Who’s afraid of the Chaplain’s Office? In a recent editorial, the Yale Daily News expressed trepidation regarding the future move of the University Chaplain’s Office to Dwight Hall from its current location in the bowels of Bingham Hall (“Chaplain’s Office should be unobtrusive,” 11/16). It is my belief that the concerns expressed by the News are wholly unfounded and bespeak a lack of understanding of the role of the Chaplain’s Office and the historic role of faith at Yale University.

First, the editorial states that “the decision to move the Chaplain’s Office into the Dwight Hall building, right in the heart of Old Campus, seems to us to risk crossing the line between accommodation of religious needs and promotion of religion.” It is unclear where this imagined “line” comes from. Yale is not a state-funded university and is not bound to refrain from promoting religion. As recently as the 1920s, daily chapel attendance was mandatory, and in fact Yale College was founded in 1701 as an institution “wherein Youth may be instructed in the Arts & Sciences who through the blessing of Almighty God may be fitted for Publick employment both in Church & Civil State.” That function has always been recognized at Yale, and the history of the University is one of increasing development in the facilities for training for religious service. Dwight Hall itself began in 1886 as the Yale University Christian Association and for many years saw itself as a kind of religious organization, and even in its present secular incarnation, it is a place where students are able to develop and explore their own moral and religious convictions through the work of service, activism and social justice.

In the third paragraph, the editorial says that relocating Dwight Hall to Elm Street “would decrease its visibility to freshman residents of Old Campus as well as thousands of others … who pass by the building daily.” This is an exaggerated fear, as moving Dwight Hall a mere two short blocks is hardly as drastic as it is being made out to be. I would think that students motivated to volunteer wouldn’t find it to be much of a hassle to cross the street to the other side of Green, especially considering the improved facilities, and seeing as the new facility will be on the same block or in vicinity of Yale buildings like the Visitor’s Information Center, Hendrie Hall and three residential colleges. With the traffic from downtown New Haven and the civic offices around the Green, the new Dwight Hall facilities should receive even more visibility than previously.

Toward the end of the column, we read that “the role of the Chaplain’s Office, a part of the Yale administration, should be just to facilitate students’ religious observance, not to encourage students to become religious. … [Dwight Hall] took advantage of the location to make community service an integral part of the Yale experience; the new occupant will not, we hope, approach its position on Old Campus in the same way. … The [Chaplain’s] office should make sure that it strikes a balance between responding to the demands of students and too actively promoting its work.” These sentiments ignorantly assume what the mission of the Chaplain’s Office is and show a lack of engagement and experience with that office. The Chaplain’s Office is not a missionary society whose job it is to evangelize to students, turning Old Campus or Yale into a version of Notre Dame, Wheaton or Yeshiva. Rather, “the Chaplain’s Office has as its mission to foster an understanding of and appreciation for the diverse religious and spiritual life of the University community. It does so by sponsoring programs that encourage learning about the various religious traditions and spiritual practices of members of the University community. … The Chaplain’s Office also provides services for the University community such as counseling, student program support and pastoral care. It supports the University’s interest in the city of New Haven through its liaison work with the community and through support of the Church of Christ in Yale.”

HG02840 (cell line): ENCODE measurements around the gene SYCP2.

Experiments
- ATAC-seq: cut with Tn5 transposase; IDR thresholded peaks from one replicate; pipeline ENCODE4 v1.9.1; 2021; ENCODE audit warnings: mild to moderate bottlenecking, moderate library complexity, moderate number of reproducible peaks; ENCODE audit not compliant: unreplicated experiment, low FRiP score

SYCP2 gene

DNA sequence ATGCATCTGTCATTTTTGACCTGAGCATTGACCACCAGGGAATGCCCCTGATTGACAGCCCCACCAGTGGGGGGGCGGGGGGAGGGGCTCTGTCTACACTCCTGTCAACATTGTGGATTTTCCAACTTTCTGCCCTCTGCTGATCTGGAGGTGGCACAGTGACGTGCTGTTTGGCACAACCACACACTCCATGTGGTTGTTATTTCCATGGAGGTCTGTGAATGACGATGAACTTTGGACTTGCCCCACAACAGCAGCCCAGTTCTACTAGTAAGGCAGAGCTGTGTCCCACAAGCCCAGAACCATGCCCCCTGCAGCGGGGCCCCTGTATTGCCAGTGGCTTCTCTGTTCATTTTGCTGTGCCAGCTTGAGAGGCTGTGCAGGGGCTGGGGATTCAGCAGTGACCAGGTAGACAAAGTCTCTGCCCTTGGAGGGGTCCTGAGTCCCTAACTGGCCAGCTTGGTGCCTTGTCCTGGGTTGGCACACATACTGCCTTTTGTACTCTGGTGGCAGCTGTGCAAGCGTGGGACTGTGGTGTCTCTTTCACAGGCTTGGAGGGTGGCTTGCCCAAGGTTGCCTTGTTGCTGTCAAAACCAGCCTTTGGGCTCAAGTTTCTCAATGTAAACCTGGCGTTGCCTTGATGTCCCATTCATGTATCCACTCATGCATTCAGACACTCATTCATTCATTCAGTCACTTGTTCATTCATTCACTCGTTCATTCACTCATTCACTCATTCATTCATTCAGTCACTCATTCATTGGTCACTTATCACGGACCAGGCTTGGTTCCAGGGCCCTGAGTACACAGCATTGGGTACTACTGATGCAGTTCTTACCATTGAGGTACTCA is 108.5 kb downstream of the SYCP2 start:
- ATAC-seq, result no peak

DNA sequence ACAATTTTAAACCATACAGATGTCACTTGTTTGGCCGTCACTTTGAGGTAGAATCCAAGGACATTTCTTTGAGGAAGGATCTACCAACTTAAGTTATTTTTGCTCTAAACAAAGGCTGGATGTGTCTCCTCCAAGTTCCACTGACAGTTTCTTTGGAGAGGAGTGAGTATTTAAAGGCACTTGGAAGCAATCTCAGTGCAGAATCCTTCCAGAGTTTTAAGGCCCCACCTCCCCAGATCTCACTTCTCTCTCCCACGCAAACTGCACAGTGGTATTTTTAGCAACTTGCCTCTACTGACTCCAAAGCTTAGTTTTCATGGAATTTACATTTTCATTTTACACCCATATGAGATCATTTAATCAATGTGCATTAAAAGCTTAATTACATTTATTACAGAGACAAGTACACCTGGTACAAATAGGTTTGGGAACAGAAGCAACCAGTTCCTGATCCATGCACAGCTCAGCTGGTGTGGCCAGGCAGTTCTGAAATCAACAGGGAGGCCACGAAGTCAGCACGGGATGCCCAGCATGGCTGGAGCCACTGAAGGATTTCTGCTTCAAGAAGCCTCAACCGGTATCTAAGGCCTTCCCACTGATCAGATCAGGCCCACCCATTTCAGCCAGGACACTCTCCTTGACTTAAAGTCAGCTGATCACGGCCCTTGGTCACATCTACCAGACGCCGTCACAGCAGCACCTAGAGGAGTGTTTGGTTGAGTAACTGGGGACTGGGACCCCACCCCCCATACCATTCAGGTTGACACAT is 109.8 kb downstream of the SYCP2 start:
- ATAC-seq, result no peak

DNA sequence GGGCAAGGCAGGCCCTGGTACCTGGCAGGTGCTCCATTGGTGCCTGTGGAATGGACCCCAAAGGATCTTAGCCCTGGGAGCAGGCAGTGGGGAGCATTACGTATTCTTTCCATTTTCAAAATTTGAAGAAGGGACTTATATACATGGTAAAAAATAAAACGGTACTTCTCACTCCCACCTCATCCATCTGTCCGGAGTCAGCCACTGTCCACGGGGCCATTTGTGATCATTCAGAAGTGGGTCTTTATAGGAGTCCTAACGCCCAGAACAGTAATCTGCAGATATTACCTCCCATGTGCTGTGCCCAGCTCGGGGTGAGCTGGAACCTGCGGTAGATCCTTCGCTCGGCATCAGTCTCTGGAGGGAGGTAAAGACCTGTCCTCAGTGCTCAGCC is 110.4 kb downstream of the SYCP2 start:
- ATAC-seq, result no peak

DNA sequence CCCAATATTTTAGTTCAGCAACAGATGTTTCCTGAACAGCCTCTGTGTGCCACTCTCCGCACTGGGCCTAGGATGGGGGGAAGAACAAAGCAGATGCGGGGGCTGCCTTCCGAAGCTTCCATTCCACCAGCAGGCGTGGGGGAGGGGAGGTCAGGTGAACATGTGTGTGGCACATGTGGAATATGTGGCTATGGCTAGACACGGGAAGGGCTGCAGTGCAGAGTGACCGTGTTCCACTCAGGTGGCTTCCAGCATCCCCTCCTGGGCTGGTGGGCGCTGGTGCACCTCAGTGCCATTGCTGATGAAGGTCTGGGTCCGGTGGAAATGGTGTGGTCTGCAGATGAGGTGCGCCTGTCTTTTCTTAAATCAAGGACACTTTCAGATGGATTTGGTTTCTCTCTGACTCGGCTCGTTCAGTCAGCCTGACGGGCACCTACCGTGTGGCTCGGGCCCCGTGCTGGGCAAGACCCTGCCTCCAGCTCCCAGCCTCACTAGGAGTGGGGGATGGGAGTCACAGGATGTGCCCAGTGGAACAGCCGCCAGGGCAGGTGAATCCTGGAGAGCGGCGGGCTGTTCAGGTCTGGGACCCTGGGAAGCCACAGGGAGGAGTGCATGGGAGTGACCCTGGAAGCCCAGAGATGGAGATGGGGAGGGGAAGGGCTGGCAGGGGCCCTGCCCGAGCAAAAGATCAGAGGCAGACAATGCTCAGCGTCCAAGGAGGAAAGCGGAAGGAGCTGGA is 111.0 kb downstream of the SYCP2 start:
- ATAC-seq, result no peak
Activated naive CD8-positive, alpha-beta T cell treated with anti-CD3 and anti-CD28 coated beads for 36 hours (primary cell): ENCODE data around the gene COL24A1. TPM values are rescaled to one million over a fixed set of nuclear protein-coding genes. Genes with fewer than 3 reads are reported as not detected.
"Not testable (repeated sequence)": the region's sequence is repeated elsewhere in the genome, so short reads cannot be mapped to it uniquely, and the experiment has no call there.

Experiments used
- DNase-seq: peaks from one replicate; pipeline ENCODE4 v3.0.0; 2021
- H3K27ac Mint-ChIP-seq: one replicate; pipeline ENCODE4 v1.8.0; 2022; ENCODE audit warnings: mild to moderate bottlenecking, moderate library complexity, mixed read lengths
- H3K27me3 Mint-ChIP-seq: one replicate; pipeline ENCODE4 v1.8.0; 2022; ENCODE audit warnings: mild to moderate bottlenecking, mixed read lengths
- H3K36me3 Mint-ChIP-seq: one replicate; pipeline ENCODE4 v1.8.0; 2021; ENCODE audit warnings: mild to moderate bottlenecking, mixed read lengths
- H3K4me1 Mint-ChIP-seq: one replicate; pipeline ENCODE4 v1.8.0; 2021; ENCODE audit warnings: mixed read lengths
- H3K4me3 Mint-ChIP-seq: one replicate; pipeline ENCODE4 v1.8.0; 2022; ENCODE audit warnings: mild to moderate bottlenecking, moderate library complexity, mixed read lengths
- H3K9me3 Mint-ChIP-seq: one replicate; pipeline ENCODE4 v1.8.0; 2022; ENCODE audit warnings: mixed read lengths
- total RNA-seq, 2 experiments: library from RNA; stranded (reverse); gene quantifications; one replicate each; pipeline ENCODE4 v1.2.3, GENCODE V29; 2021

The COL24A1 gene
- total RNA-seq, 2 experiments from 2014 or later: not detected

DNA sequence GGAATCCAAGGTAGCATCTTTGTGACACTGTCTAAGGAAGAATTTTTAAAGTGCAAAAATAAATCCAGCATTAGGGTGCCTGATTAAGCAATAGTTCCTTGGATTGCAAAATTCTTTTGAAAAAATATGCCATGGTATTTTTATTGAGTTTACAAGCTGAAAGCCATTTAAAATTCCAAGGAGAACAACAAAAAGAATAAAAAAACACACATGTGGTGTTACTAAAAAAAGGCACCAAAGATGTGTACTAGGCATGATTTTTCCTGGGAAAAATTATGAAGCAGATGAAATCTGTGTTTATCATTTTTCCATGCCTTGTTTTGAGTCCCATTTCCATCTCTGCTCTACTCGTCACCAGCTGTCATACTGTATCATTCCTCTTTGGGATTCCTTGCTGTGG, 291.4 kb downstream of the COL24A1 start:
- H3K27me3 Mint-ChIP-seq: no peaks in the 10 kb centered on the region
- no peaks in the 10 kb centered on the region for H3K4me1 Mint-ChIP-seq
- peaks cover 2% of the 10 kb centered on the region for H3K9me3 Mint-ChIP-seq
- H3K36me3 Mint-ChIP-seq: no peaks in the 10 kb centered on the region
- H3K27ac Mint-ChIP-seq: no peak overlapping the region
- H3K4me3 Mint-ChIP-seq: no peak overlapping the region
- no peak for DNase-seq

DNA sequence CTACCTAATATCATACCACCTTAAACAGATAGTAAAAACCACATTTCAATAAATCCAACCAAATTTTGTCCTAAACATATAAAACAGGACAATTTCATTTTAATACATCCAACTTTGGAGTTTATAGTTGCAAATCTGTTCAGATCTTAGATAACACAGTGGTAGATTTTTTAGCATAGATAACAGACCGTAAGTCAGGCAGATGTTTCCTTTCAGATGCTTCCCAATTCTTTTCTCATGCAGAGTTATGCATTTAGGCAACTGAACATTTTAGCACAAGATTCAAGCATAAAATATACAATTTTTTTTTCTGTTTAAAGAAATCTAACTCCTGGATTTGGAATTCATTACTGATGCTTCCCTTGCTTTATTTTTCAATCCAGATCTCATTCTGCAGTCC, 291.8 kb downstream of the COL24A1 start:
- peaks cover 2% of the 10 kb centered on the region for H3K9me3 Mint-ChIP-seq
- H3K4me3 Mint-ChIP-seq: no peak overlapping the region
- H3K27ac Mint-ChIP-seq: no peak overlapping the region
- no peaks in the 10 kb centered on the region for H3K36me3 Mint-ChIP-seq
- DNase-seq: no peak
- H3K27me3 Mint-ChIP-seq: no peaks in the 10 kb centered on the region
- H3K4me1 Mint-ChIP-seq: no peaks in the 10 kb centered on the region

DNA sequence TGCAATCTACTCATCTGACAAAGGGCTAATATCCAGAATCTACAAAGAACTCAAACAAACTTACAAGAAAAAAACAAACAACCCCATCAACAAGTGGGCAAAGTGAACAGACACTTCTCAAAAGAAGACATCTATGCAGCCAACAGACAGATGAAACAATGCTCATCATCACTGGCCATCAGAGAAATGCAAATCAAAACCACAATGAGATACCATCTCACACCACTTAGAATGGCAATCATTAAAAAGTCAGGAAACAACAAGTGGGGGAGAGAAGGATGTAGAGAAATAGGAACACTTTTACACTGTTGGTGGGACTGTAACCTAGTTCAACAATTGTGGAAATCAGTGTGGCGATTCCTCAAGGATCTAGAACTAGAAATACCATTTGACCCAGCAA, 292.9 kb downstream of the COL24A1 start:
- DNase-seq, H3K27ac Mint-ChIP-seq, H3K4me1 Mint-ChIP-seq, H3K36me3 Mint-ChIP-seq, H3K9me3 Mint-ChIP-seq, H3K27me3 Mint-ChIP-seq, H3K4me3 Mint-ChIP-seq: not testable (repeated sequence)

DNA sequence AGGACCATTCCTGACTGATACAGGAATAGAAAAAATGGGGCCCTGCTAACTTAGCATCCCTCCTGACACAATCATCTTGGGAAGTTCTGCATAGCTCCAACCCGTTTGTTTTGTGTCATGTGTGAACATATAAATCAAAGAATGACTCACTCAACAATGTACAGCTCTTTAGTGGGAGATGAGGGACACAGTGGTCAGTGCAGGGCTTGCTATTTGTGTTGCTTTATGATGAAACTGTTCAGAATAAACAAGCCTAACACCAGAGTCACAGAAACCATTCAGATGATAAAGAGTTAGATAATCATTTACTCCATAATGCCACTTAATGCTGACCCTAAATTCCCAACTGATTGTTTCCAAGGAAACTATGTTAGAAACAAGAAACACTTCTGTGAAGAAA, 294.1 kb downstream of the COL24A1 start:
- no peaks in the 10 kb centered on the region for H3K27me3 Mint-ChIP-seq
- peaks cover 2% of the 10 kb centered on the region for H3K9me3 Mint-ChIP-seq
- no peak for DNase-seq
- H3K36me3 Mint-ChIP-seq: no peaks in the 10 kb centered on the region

Whether you are Baha’i, Buddhist, Christian, Confucian, Daoist, Jewish, Muslim, Hindu, Pagan, Shinto, Sikh, Unitarian Universalist, Zoroastrian or none of those things, the Chaplain’s Office exists to welcome and support the whole Yale community. In a time when religious and ideological fundamentalism is on the rise, when religious sectarianism causes armed conflict and terror and when religious zealots promote bigotry, intolerance and irrationalism, the Yale Chaplain’s Office is here to promote a positive and ethical vision of religious life and practice which is respectful of people of all colors, creeds and sexual orientations, which engages in faith and reason and which helps to promote dialogue among people of different beliefs; that’s a mission that everyone on campus should support in this age of discord and division. No one after lighting a lamp puts it in a cellar, but on the lampstand so that those who enter may see the light. While the News wants to keep the Chaplain’s Office “unobtrusive,” effectively keeping the Chaplain’s Office underground and stifled where it will have no positive impact, I would invite anyone to come and check out the Chaplain’s Office for themselves, to meet the chaplains and see the open, inclusive, welcoming and spirit- and life-affirming work being done there.

Mark Cutolo is a second-year student at the Divinity School and the Slie Fellow at the University Church in Yale at Battell Chapel.